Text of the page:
Evelyn Movie Review
Pierce Brosnan puts his spy suit aside for a change and takes a chance with the family drama Evelyn, based on the true story of Irish father Desmond Doyle who lost his children to the state's orphanage system. The result is a decent drama that never reaches anything momentous but never fails to entertain, either.
Brosnan does an excellent job as Doyle, proving that he does have a chance at a career once he finally quits the James Bond franchise (hopefully not anytime soon). He is believable and fun to watch as the lead character, and not afraid to show the faults of the man. He drinks, smokes and even assaults a nun, yet he loves his children and is overall a fun and lighthearted man. However, I would not pick Brosnan for the scruffy look; his scruffiness in this movie would make most clean-shaven men jealous.
Evelyn, titled after his daughter who is taken away from him by the courts after his wife abandons them (his two sons are also taken, though the movie for some reason pays little attention to them), is a moderately effective drama that basically relies on the goodness of Brosnan. While it was a quick and painless watch, I am sure that had Brosnan not been attached to the movie, Evelyn would have seen itself as a television movie, because that is essentially what it is.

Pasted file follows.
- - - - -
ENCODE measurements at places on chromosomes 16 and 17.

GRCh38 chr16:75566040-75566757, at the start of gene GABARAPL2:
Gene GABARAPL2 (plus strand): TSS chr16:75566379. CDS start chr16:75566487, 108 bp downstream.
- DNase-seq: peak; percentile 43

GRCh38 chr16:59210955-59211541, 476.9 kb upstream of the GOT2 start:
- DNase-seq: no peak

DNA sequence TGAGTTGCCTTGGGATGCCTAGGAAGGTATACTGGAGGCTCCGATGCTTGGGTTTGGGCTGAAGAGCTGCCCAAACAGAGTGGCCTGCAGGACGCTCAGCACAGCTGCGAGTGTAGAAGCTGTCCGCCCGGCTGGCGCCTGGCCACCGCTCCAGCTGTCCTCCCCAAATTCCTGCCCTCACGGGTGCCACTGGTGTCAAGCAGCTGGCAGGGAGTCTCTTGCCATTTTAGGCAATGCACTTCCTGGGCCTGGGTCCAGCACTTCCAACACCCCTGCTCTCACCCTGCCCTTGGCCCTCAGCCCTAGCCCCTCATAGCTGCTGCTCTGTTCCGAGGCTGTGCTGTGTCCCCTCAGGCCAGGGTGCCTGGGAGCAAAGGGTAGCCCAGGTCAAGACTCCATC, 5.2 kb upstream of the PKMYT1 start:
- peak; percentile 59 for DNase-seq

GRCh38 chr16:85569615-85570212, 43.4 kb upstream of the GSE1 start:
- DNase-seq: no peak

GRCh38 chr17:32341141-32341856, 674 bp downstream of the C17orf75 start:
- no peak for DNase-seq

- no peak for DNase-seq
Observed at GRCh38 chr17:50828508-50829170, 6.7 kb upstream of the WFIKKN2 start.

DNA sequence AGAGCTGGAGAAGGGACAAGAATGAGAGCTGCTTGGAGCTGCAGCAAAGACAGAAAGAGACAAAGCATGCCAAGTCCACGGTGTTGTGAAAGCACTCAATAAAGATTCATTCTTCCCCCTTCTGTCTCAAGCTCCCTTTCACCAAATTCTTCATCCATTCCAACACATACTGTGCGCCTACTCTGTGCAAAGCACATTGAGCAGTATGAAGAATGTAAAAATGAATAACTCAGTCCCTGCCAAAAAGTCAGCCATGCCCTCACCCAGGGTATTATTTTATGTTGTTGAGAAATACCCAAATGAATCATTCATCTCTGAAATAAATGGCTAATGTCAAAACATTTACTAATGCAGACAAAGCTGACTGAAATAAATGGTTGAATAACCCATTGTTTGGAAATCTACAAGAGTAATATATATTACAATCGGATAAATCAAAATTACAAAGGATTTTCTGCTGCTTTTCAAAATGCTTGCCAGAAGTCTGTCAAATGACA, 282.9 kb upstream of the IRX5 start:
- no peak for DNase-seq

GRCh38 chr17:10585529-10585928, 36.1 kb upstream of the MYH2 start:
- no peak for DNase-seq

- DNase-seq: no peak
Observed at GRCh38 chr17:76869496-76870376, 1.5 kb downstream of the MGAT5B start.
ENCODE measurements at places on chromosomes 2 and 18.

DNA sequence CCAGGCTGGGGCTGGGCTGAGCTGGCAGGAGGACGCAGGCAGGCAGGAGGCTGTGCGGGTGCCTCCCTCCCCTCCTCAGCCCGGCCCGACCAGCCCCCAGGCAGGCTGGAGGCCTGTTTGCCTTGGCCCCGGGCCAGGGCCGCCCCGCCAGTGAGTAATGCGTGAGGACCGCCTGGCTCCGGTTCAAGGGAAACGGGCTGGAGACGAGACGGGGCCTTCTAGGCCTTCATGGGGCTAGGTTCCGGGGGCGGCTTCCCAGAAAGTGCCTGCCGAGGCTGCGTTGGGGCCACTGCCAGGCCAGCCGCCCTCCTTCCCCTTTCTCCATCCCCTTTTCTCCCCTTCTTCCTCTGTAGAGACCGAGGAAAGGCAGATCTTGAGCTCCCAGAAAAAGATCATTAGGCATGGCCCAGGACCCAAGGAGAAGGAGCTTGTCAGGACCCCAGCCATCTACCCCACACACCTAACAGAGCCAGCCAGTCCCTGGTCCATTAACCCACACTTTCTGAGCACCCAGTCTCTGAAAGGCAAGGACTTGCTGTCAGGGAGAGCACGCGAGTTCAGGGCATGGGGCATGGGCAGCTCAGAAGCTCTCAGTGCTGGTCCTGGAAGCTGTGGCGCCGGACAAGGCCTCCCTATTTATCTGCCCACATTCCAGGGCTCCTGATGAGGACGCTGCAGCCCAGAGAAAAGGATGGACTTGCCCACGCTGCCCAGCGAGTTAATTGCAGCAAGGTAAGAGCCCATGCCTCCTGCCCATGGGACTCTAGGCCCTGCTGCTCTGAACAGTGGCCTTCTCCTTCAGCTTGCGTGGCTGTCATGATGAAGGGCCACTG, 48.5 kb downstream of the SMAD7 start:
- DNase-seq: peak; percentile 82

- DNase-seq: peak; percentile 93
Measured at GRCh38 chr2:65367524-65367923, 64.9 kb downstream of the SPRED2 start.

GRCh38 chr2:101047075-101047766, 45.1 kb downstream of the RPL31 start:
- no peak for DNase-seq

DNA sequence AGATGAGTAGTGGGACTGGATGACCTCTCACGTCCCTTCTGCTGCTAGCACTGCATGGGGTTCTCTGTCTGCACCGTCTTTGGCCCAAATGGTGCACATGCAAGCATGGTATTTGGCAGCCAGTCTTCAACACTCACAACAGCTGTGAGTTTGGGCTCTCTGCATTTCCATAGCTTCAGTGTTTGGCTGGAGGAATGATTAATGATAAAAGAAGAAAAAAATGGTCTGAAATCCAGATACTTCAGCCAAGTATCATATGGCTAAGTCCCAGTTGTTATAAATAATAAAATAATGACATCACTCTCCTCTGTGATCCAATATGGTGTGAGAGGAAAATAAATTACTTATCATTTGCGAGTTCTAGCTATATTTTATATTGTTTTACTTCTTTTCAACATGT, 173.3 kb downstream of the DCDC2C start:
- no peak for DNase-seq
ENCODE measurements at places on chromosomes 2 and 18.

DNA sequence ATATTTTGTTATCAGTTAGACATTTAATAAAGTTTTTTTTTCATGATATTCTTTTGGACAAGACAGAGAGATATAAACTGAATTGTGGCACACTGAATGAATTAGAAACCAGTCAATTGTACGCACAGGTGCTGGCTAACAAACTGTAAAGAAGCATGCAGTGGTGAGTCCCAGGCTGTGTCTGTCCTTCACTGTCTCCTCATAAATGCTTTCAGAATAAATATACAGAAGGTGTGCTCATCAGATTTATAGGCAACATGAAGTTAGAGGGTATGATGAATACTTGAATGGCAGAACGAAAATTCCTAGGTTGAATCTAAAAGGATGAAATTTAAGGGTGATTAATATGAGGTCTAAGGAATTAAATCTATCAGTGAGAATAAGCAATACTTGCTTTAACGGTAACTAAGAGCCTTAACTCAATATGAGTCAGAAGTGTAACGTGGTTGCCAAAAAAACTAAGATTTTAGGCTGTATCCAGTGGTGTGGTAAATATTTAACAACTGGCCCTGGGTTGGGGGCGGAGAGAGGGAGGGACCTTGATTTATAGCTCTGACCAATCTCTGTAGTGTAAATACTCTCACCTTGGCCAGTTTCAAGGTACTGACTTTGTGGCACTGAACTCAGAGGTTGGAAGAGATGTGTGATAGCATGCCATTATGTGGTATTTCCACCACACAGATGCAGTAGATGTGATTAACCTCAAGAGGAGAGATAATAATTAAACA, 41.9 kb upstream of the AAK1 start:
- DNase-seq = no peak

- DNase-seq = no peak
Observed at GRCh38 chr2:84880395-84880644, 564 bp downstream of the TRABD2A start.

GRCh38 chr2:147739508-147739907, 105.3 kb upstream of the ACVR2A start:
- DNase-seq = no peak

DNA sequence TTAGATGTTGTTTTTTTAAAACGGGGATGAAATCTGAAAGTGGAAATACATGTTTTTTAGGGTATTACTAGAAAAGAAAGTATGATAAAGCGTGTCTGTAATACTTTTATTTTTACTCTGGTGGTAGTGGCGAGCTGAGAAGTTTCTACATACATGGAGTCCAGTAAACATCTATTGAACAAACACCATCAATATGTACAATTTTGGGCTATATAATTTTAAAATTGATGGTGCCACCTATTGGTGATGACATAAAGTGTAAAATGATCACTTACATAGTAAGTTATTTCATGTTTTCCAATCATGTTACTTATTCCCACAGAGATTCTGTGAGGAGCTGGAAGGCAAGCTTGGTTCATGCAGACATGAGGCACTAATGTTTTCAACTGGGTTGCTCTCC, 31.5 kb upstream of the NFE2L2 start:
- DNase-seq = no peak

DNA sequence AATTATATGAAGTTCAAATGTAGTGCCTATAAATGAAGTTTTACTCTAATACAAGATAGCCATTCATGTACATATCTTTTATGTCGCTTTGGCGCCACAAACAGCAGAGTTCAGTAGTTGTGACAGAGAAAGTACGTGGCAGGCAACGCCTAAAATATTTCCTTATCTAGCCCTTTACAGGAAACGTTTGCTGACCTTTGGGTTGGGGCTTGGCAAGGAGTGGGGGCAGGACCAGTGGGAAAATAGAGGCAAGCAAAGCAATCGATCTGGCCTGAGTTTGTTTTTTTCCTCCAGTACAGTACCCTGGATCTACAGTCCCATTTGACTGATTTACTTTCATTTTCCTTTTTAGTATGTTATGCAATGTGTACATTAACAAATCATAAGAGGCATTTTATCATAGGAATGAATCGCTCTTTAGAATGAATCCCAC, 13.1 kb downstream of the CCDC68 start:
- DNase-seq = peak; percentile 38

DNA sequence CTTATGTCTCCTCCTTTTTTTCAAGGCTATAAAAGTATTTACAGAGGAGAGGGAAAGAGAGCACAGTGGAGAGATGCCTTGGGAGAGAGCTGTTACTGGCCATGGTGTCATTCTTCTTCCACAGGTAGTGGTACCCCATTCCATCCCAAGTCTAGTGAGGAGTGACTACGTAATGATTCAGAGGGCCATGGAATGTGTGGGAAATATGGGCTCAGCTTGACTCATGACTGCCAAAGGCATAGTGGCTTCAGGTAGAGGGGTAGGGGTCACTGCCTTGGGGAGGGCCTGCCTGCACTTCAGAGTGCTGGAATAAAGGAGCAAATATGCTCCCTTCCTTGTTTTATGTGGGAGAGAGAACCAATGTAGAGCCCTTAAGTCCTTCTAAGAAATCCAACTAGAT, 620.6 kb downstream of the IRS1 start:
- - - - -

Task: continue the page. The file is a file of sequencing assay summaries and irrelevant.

Evelyn never achieves that powerful level that really good dramas attain, but it hovers at a point just below. Brosnan is good, the story is good, and I really liked the title character (Sophie Vavasseur), but the movie does suffer from some not-so-good performances (Julianna Margulies is nothing to scream about here) and cheesy antics (the reporter outside the courtroom and the rather clichéd ending). All in all it has the look and feel of a network television drama, but a very good television drama.
In a way, I think Brosnan would have gotten more kudos and attention had this movie been released on television, instead of only in the limited markets of Los Angeles and New York; I think that this story would have appealed to greater audiences.
Evelyn isn't terrific, but it deserves more recognition than it was given, and a wider release than what United Artists decided to do.
Review by Erik Samdahl unless otherwise indicated.